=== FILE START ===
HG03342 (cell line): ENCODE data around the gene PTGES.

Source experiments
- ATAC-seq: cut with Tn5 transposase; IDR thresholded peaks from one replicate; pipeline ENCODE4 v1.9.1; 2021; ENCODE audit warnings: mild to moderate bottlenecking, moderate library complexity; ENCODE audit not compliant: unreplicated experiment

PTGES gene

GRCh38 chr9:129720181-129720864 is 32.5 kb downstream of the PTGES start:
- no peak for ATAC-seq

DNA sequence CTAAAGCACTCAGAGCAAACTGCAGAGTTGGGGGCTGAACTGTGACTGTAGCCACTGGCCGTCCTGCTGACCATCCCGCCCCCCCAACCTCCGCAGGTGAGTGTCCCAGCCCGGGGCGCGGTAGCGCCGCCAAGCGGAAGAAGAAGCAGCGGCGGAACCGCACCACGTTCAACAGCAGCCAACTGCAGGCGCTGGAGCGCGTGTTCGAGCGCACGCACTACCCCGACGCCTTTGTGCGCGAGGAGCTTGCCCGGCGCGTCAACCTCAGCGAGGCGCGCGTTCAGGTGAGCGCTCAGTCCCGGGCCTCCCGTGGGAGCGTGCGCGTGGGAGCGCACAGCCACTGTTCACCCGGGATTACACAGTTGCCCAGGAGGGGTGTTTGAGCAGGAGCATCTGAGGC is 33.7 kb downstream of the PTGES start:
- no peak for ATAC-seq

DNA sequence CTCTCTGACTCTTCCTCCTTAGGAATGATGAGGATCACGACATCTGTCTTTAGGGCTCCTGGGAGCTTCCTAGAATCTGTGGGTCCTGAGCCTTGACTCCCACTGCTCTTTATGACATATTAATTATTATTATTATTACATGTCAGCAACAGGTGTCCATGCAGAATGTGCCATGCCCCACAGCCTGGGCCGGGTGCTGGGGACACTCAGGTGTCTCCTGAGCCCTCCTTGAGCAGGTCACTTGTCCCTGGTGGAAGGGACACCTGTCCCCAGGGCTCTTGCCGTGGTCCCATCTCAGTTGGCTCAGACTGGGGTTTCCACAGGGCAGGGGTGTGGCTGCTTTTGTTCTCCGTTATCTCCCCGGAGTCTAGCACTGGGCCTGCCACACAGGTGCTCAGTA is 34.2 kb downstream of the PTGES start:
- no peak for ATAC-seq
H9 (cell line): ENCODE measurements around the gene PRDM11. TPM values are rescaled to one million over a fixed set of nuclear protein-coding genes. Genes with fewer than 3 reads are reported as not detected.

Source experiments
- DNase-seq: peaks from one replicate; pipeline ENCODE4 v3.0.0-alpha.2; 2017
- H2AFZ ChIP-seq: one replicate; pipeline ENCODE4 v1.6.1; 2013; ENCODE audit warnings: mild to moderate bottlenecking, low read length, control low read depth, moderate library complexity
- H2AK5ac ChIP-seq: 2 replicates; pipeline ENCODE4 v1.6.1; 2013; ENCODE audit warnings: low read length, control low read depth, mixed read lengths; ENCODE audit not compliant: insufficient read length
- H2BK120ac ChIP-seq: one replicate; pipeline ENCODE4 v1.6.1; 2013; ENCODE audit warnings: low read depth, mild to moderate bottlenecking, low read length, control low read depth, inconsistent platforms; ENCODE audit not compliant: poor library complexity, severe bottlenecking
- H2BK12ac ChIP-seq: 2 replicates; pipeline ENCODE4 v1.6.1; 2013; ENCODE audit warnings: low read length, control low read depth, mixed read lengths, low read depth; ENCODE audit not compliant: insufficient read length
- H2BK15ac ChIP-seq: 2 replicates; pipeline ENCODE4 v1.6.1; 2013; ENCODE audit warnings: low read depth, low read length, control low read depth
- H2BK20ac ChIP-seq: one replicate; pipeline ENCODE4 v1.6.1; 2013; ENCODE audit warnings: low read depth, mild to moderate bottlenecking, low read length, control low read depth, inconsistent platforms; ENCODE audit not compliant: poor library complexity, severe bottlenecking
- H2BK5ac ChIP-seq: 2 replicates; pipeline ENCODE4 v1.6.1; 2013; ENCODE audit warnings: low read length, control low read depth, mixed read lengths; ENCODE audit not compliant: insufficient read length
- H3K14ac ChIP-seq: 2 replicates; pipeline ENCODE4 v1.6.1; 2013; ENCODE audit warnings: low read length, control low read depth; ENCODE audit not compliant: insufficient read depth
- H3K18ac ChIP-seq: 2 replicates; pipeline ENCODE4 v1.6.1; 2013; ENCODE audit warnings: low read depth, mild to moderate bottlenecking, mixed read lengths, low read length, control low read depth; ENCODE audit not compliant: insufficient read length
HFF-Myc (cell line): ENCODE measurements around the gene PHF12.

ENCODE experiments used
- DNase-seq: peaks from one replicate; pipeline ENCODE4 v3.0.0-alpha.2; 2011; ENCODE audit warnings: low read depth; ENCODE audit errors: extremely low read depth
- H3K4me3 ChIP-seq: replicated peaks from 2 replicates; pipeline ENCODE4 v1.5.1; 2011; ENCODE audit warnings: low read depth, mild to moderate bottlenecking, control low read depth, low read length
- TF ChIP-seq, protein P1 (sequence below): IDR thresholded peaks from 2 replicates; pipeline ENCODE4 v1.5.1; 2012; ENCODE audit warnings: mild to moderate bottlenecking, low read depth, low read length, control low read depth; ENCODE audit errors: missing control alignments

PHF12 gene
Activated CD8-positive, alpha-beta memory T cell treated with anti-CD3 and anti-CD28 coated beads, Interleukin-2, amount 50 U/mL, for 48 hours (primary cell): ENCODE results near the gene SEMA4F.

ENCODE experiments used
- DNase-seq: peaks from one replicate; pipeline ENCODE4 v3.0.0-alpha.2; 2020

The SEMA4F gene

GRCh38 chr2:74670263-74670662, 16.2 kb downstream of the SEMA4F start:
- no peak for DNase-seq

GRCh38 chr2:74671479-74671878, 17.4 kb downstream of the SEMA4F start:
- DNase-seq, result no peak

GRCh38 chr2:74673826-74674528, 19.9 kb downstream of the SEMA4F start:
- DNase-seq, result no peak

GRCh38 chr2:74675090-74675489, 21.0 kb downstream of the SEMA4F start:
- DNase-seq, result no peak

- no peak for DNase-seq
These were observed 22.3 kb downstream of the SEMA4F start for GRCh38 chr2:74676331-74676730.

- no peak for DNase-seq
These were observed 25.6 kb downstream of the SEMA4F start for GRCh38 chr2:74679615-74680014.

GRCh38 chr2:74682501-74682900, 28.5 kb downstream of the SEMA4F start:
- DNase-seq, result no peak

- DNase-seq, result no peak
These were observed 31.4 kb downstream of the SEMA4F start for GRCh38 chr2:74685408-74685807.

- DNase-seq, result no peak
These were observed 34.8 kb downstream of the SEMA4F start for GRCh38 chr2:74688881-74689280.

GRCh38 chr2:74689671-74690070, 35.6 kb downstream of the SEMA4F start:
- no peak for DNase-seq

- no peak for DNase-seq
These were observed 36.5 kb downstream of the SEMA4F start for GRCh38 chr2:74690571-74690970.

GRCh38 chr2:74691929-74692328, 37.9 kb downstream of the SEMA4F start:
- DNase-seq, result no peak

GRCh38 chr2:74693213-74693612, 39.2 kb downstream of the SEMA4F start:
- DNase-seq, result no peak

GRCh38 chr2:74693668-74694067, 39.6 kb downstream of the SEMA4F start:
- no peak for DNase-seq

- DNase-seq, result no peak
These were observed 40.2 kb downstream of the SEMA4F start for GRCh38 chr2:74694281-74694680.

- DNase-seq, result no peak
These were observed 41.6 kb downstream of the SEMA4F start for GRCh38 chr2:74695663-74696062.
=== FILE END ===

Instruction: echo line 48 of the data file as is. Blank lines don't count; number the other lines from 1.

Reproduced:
These were observed 31.4 kb downstream of the SEMA4F start for GRCh38 chr2:74685408-74685807.